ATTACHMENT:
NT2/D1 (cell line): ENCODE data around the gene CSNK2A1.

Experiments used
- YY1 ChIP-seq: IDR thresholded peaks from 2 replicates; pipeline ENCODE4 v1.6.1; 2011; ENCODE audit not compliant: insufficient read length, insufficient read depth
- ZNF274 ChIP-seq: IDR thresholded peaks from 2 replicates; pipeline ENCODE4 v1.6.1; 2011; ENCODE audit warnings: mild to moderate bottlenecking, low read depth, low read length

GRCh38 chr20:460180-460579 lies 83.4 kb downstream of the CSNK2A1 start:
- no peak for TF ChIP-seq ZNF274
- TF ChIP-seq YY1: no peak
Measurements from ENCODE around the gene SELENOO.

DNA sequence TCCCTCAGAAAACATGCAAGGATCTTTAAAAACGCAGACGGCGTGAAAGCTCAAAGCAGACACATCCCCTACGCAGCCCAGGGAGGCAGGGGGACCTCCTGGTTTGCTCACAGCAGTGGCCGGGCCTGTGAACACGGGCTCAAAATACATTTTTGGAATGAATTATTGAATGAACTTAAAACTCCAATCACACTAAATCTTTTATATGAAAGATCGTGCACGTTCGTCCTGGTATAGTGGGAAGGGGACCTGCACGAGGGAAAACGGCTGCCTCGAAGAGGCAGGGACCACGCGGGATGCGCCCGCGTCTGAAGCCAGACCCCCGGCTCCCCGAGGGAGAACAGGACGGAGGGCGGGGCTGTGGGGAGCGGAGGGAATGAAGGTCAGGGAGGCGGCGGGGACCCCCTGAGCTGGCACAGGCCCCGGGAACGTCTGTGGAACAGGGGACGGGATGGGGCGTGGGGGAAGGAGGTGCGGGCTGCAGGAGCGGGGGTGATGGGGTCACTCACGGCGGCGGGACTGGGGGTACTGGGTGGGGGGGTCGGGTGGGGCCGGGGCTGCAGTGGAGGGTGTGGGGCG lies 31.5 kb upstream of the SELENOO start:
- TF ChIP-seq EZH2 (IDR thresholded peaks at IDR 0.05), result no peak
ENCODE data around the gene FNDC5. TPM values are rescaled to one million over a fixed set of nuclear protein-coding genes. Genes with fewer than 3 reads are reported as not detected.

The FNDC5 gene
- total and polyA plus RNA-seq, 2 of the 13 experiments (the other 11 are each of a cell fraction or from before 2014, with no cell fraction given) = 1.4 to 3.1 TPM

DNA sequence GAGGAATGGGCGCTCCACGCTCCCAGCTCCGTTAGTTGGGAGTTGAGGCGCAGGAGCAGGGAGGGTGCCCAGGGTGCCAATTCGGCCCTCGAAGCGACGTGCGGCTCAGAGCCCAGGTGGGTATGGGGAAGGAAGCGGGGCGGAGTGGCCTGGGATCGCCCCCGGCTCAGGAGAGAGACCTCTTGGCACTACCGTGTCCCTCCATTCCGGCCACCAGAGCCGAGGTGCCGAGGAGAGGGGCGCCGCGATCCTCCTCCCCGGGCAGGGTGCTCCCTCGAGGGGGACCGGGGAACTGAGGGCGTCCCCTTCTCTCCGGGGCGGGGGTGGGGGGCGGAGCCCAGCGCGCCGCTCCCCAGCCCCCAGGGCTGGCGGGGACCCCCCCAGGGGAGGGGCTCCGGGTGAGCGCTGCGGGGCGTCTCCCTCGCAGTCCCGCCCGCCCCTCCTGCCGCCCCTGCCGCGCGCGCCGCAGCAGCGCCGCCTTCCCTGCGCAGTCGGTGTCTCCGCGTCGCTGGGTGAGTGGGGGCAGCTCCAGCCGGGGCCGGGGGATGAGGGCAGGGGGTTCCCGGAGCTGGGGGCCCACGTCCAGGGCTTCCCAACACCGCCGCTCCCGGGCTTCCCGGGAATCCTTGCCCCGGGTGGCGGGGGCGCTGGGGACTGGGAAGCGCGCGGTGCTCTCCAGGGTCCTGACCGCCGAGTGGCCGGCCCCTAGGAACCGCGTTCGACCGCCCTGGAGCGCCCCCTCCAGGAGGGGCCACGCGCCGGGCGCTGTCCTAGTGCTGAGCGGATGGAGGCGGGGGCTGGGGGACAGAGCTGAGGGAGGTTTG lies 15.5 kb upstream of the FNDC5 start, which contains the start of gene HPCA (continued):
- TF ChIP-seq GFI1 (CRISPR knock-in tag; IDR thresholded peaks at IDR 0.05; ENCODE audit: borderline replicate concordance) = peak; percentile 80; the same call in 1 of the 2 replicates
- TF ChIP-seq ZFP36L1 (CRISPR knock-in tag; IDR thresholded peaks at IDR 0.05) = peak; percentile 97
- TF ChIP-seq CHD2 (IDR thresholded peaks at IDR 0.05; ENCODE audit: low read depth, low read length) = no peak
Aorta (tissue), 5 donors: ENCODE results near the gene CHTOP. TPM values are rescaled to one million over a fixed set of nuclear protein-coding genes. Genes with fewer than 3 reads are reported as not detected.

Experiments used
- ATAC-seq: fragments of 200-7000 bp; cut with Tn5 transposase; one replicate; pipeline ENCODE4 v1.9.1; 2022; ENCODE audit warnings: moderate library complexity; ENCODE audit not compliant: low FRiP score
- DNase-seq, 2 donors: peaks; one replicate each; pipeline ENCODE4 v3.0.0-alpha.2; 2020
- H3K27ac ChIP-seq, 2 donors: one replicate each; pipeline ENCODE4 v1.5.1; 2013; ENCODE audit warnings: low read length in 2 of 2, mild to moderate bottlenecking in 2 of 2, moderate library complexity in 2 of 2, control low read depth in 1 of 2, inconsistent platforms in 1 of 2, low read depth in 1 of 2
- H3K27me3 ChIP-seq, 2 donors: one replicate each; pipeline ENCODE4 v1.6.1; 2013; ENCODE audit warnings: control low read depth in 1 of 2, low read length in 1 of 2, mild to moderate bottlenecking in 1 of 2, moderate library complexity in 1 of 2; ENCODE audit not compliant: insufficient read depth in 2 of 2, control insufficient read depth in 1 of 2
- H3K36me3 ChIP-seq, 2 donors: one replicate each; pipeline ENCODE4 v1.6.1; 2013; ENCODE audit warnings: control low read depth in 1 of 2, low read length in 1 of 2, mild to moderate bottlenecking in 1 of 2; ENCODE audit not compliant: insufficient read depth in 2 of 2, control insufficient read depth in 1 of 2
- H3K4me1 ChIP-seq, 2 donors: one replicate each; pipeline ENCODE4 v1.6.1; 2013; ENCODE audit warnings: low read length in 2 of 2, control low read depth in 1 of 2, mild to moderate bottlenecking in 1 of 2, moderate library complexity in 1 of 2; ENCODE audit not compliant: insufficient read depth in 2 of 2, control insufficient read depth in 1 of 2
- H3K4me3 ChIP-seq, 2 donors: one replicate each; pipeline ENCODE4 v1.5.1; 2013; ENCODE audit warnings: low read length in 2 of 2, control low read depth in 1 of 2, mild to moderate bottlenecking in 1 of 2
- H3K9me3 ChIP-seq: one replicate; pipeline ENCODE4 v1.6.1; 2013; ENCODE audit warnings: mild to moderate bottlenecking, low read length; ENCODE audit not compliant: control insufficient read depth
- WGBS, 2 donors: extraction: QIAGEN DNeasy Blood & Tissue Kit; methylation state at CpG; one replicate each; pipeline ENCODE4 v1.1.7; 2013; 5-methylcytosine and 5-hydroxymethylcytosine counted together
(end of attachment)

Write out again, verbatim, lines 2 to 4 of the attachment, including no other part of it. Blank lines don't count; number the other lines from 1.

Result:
Experiments used
- YY1 ChIP-seq: IDR thresholded peaks from 2 replicates; pipeline ENCODE4 v1.6.1; 2011; ENCODE audit not compliant: insufficient read length, insufficient read depth
- ZNF274 ChIP-seq: IDR thresholded peaks from 2 replicates; pipeline ENCODE4 v1.6.1; 2011; ENCODE audit warnings: mild to moderate bottlenecking, low read depth, low read length